Academic Materials

Although our students may not have the reading skills to access advanced reading materials, they still may be able to understand more advanced concepts.  There are many curriculum materials that are  age-appropriate for adolescence but written with picture symbols and at a lower reading level.  News-2-You usually has topics that are of high interest yet appropriate for older students, while still giving them access to print at the level they need.  Attainment has really great curriculum that is suitable for teens.  Thanks to the Attainment curriculum, my students have read adapted versions of the novels Holes and The Outsiders.  They also have math curriculum that teaches to Common Core Standards and introduces them to more advanced math vocabulary while teaching at a lower level.

Age- appropriateness means that we are taking our students ages in to consideration when planning the materials we use.  Although my students might love Little Einstein, it’s not exactly appropriate to keep Little Einstein books in my room.   In the same way that we want to assume ability of our students, we want to assume that same awareness of their age. Being that many of us have students whom are at academic levels that do not match their ages, it can be tough to find materials and activities that are age-appropriate while still meeting their needs.  The next challenge is that, while you may find age-appropriate materials, they may not be the most exciting or motivating to use.  But trust me, with a little thought it can be very easy create a more "grown up" classroom.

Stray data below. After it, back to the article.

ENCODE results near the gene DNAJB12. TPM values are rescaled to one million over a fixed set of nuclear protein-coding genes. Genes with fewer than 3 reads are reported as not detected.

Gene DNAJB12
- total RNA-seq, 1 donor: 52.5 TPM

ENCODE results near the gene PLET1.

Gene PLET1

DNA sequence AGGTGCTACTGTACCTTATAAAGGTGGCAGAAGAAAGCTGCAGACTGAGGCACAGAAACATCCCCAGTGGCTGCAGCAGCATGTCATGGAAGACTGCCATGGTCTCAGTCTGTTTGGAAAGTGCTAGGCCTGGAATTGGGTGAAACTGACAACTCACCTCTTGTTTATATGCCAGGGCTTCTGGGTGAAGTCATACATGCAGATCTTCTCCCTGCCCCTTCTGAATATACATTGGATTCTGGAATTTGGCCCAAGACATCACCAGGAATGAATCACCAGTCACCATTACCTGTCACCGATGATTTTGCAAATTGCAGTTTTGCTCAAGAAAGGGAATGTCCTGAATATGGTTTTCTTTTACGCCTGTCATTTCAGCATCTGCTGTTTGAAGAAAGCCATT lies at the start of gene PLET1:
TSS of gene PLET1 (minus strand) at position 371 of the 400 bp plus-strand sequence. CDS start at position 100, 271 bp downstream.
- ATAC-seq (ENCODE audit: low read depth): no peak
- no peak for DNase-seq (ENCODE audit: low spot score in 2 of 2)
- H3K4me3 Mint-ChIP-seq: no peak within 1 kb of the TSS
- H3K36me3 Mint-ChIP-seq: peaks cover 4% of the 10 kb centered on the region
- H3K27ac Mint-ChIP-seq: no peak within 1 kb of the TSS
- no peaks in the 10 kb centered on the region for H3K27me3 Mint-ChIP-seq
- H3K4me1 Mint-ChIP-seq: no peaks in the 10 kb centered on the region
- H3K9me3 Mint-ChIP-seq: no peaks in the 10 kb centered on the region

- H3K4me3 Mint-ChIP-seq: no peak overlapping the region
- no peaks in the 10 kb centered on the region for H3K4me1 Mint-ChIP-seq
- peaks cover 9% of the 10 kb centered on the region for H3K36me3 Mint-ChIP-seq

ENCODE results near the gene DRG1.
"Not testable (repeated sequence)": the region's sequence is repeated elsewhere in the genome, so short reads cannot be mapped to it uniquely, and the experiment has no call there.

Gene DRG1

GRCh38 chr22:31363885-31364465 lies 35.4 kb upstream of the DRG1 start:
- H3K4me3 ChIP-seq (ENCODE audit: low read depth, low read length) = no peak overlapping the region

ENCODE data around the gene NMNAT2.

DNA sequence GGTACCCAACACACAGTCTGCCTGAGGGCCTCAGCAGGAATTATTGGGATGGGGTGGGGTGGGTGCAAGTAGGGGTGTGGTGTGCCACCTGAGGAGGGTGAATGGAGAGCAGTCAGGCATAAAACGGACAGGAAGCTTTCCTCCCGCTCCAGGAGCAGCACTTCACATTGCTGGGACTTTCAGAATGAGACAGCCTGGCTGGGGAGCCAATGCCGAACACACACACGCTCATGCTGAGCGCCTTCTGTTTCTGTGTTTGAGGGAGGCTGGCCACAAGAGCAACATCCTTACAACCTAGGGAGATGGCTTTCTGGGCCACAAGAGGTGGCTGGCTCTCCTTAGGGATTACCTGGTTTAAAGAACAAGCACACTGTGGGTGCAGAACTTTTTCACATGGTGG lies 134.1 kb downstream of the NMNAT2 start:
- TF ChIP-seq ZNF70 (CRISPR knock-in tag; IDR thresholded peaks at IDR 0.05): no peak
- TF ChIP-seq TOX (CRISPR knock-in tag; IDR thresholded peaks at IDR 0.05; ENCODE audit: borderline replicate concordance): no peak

Work Tasks

Just because many of our students are still learning basic skills does not mean they should have tasks that are babyish.  It might be easy to use a baby toy when your student needs to learn simple sequencing, but it is not keeping his age in mind.  It’s super easy to create work tasks where students have students sort items like soda cans, labels, or fast food logos which can be age appropriate.  Students can categorize grocery coupons or items by where we keep them in the kitchen.  There are plenty of ways to practice the more basic life skills.  Be creative!

Age- appropriateness means that we are taking our students ages in to consideration when planning the materials we use.  Although my students might love Little Einstein, it’s not exactly appropriate to keep Little Einstein books in my room.   In the same way that we want to assume ability of our students, we want to assume that same awareness of their age. Being that many of us have students whom are at academic levels that do not match their ages, it can be tough to find materials and activities that are age-appropriate while still meeting their needs.  The next challenge is that, while you may find age-appropriate materials, they may not be the most exciting or motivating to use.  But trust me, with a little thought it can be very easy create a more "grown up" classroom.